Intel's top executives will make a series of speeches during the four-day conference staring on 26 February in San Jose, California. Craig Barrett, president and chief executive officer of Intel, will open the event with a look at Internet architectures -- a theme which should recur throughout the show. Other officials including Ron Smith, vice president and general manager of Wireless communications, and Pat Gelsinger, vice president and chief technology officer, will address areas like wireless communications and peer-to-peer computing.
"We are still very bullish on the build-out of the Internet," said Robert Manetta, an Intel spokesman. "This is a chance for us to get together with other developers and share information about what is happening and what the trends are that we are seeing."
Analysts expect the keynote speeches to shed light on the chip behemoth's upcoming plans. The company has already touted advances with its recently launched Pentium 4 desktop processors and with its upcoming 64-bit Itanium processor, which Intel hopes will allow it to compete more effectively with high-end server chips like Sun Microsystems' Sparc processor.
Industry pundits expect to hear some updates about Itanium, which is due around mid-year, and about McKinley, the successor chip to Itanium which analysts say could be Intel's most potent weapon in the lucrative, high-end server market. Developers will likely also learn more about Foster, the code name for an upcoming version of the Pentium 4 that will be aimed at servers.
"Basically, Intel is going to be carrying forward on a number of themes that have already been established," said Nathan Brookwood, principal analyst at Insight 64. "We have been waiting patiently for Foster for a while," he added.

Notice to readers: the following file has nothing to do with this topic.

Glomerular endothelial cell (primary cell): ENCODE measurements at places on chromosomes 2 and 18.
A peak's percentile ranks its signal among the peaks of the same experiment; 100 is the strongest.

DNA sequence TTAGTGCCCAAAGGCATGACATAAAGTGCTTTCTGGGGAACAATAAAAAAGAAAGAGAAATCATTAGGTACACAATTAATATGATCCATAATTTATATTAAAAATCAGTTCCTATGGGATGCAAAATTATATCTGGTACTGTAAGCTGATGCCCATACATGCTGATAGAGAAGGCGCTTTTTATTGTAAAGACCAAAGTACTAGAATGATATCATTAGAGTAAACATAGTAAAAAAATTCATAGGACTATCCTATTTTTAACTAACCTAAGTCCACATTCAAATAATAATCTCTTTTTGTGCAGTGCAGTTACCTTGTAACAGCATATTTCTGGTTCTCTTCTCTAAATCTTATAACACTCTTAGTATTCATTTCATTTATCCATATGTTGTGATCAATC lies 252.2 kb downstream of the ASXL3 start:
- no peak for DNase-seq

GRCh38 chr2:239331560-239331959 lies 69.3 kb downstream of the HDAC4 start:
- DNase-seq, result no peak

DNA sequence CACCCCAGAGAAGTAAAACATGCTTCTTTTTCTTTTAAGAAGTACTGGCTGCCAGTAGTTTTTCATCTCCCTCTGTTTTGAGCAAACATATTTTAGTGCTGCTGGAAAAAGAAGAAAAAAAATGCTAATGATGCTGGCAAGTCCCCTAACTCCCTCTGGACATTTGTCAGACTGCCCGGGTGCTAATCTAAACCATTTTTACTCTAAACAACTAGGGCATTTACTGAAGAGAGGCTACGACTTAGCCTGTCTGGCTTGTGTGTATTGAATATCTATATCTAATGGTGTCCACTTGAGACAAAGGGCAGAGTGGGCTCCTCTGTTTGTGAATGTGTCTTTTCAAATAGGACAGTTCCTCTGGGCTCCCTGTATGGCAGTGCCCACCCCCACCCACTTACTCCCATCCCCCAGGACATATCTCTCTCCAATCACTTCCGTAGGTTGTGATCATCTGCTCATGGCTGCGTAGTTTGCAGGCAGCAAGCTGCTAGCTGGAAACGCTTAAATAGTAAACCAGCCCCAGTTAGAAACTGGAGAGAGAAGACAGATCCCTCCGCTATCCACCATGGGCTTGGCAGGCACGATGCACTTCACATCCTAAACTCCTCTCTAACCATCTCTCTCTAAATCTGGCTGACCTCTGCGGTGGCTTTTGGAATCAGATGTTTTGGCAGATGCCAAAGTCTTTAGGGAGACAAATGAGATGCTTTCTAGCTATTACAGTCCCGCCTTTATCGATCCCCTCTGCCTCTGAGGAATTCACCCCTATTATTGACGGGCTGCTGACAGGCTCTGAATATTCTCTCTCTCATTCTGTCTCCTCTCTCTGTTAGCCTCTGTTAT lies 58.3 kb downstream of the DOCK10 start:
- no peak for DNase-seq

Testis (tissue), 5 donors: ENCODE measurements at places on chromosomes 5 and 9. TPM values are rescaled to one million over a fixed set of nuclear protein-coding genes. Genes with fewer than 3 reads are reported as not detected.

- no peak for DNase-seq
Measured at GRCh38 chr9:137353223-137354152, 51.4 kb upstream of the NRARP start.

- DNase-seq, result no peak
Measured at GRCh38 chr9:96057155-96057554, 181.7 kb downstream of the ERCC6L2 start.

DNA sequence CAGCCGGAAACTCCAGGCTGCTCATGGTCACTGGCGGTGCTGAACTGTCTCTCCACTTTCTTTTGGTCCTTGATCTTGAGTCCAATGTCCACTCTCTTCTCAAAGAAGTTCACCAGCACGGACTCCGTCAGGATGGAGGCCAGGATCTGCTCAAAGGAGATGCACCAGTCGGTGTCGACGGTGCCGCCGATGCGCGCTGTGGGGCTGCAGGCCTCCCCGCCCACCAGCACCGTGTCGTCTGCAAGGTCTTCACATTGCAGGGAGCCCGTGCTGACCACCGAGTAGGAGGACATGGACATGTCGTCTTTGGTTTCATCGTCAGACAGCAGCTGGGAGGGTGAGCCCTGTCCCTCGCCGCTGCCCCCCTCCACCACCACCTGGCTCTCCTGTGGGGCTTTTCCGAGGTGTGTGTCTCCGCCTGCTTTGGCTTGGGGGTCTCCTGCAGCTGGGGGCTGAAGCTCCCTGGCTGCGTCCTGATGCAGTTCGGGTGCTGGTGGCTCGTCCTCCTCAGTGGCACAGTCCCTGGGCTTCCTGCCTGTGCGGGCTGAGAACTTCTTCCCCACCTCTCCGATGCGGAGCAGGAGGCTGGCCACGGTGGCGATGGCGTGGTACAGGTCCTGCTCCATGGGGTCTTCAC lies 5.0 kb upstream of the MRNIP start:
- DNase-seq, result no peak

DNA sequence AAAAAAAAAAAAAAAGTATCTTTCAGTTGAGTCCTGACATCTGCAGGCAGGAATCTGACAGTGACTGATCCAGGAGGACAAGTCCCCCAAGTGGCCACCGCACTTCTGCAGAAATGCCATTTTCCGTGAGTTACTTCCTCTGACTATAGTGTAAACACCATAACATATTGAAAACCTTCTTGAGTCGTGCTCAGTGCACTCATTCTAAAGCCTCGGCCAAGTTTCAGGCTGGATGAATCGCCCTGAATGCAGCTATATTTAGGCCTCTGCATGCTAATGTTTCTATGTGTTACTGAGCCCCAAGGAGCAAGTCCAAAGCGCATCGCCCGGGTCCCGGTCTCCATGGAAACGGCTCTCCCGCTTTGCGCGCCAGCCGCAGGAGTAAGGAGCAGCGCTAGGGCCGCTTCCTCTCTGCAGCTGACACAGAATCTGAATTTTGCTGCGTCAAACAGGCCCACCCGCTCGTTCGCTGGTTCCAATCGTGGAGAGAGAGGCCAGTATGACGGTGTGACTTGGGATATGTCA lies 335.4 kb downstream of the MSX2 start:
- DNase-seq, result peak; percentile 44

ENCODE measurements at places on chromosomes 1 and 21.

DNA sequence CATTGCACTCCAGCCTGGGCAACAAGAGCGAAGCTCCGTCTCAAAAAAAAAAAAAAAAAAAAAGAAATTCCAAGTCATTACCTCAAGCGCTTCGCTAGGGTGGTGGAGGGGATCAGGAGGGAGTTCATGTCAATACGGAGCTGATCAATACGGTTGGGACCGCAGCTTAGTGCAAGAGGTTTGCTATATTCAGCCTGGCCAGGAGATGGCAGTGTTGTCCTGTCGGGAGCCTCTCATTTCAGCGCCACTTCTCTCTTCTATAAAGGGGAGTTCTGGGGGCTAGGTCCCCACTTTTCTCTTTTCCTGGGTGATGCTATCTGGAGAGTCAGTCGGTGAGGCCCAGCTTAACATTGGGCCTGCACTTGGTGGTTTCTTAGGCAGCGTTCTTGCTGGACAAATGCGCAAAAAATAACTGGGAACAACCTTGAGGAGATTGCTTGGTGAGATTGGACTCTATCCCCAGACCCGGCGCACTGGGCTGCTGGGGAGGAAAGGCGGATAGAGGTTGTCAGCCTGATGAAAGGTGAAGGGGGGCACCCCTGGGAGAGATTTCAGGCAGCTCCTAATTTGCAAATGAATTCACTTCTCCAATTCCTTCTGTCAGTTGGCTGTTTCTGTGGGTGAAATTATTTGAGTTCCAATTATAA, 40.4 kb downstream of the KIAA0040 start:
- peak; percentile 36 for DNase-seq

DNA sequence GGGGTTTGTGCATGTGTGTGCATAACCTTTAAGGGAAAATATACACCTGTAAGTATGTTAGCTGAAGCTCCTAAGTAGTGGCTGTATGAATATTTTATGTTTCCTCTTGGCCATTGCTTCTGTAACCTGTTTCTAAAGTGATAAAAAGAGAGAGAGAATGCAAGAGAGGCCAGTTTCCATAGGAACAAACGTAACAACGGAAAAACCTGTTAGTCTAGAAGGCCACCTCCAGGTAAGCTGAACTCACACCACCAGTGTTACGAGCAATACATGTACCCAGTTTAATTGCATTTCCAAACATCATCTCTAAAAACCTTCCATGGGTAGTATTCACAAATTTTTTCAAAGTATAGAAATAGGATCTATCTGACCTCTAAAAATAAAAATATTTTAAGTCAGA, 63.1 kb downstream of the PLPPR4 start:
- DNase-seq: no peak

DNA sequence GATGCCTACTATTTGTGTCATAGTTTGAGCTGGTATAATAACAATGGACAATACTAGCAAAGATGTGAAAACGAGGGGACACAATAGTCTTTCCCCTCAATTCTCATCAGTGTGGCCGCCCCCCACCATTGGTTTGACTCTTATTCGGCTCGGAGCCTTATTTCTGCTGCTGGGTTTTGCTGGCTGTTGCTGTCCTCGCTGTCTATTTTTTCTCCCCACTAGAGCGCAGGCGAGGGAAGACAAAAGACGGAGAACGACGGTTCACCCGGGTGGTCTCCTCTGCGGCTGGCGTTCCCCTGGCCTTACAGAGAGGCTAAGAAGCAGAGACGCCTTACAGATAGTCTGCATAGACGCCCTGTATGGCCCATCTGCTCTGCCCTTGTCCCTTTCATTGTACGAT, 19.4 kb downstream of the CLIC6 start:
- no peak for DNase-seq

Kevin Krewell, a senior analyst at MicroDesign Resources, will also be on the prowl for Foster news, saying Intel needs to get the word out on its future products in order to keep developer interest high. "It's about Foster this year," he said. "It is essential that the infrastructure gets in place."
The interest in McKinley stems in part from a number of slips Intel has made while trying to roll out its 64-bit family. The Itanium project endured numerous delays and has forced server and software vendors to deal with a new architectural base for their own projects. With that in mind, Brookwood hopes for a fair amount more information on Intel's 64-bit plans.
The vendor is also expected to clarify its strategy for memory chips. Intel had previously committed itself to backing only Rambus DRAM (dynamic random access memory), but changed its tune with plans for a chipset codenamed "Brookdale" that gives PC makers the option to use an alternative high-speed memory type called DDR (double data rate) SDRAM (synchronous DRAM). Intel's support for DDR would help open up the playing field for memory makers working with the Pentium 4 and clarify a memory roadmap that has lacked clarity since the third quarter of last year, analysts said.
"They are in that awkward position where they have committed to Rambus," Krewell said.
For mobile users Intel will up the stakes in its battle with upstart rival Transmeta with the announcement Tuesday of a low-power, mobile processor and demonstrations of future mobile technologies, according to a conference schedule. Intel will likely also highlight X-Scale, a new microarchitecture that provides the basis for a new family of Intel processors for PDAs (personal digital assistants) and Web-enabled cell phones, as well as for networking storage products, routers and switches.